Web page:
11. There is concern that health care consumers have no unbiased governing bodies to turn to in regards to accessibility to food supplements. As stated above, physicians have inherent conflicts of interest since nutritional supplements currently do not require their prescription. There has been continued reluctance by the National Academy of Sciences, the National Institutes of Health, the Food & Drug Administration, and other governmental health offices, to endorse habitual use of food supplements. Dietary practices (fruits and vegetables) and food fortification are favored over supplementation. The new standard is likely to stop short of supplementation in favor of dietary consumption at the low end, and will stop short of therapeutic action at the top range.
The cost of non-supplementation
Only recently did the US Food & Drug Administration concede to demands for more folic acid via food fortification. Foot dragging on folic acid led to many more babies being born with birth defects.
After spending millions of dollars, the Five-A-Day program, promoted by the National Institutes of Health, is a failure. Repeated studies indicate only a minority of the population consumes the recommended five servings of fresh fruits and vegetables on a daily basis. After repeated public information campaigns aimed at increasing the consumption of fruits and vegetables, the proportion of adults who actually say they consume 5 servings of plant foods a day only increased from 19 to 23 percent from 1990 to 1996. [Am Journal Public Health 90: 777-81, 2000] Nutritional supplementation may be a practical and economic way of filling nutritional gaps in the population at large.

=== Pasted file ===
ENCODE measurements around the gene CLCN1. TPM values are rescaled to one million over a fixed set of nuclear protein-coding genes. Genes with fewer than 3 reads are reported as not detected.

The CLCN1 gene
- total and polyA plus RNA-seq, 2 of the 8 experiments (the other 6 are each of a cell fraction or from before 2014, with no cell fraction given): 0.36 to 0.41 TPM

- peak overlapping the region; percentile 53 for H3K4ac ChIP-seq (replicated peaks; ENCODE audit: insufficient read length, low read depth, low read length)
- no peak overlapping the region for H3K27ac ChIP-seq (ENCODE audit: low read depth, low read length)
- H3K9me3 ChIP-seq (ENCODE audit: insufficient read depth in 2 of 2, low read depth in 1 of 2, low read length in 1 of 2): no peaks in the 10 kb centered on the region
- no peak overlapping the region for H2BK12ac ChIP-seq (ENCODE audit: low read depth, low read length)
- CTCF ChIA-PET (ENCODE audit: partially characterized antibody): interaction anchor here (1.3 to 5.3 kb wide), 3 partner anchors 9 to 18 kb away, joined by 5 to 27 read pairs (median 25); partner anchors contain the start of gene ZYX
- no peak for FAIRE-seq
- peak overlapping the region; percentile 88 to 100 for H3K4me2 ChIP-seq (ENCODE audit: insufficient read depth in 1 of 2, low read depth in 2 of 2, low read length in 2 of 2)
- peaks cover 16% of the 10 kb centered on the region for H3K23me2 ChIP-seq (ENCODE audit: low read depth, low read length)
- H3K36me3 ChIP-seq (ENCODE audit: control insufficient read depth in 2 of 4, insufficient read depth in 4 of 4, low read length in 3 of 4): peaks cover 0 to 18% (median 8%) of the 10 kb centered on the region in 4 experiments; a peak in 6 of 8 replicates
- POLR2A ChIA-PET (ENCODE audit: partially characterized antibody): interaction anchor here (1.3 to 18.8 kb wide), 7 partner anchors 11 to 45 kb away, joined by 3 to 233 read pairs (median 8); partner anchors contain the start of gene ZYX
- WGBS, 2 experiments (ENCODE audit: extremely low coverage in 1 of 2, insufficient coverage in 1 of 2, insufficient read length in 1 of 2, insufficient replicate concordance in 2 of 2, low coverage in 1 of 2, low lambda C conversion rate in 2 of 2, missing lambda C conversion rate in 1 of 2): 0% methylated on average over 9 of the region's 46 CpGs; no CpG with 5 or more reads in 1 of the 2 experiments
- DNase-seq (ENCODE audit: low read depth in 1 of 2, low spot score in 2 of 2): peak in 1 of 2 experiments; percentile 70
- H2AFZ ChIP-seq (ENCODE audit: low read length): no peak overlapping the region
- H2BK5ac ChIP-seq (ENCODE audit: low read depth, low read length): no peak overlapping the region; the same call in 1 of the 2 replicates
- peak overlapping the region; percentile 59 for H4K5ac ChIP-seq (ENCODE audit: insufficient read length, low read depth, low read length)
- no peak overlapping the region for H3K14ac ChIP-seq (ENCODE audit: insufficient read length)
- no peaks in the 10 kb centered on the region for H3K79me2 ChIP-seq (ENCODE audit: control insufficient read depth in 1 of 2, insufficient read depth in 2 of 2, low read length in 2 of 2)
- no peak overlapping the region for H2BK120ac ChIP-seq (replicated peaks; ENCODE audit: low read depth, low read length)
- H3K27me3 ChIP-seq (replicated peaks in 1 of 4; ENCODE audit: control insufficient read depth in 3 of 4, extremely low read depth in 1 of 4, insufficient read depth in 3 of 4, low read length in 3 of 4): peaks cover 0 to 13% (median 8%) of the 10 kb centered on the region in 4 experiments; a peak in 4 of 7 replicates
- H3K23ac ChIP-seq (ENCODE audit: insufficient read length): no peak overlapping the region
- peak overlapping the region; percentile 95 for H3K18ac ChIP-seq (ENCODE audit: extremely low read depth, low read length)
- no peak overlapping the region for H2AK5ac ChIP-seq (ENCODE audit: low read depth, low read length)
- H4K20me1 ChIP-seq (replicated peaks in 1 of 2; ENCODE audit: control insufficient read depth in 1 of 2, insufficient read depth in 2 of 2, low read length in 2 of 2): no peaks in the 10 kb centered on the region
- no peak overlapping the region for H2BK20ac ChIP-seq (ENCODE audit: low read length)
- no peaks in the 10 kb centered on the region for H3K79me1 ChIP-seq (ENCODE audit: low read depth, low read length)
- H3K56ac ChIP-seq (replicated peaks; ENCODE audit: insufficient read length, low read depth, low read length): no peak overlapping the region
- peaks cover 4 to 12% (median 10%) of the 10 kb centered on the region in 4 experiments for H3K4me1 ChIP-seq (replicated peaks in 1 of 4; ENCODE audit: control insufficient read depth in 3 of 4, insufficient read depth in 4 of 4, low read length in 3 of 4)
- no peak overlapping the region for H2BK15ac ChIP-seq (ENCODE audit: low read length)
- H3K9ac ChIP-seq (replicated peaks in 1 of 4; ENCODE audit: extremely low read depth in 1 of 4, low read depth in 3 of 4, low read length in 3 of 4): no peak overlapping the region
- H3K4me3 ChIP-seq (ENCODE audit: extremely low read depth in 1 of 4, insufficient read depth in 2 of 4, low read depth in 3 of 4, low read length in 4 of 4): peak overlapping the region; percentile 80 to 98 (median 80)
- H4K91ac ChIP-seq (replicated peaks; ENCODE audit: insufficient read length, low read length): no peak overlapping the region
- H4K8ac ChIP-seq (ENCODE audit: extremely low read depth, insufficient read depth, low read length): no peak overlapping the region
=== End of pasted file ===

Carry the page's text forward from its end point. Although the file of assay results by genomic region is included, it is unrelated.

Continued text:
The reluctance of the US health authorities to endorse food supplements in favor of plant-food diets and food fortification is costing the US health care system dearly.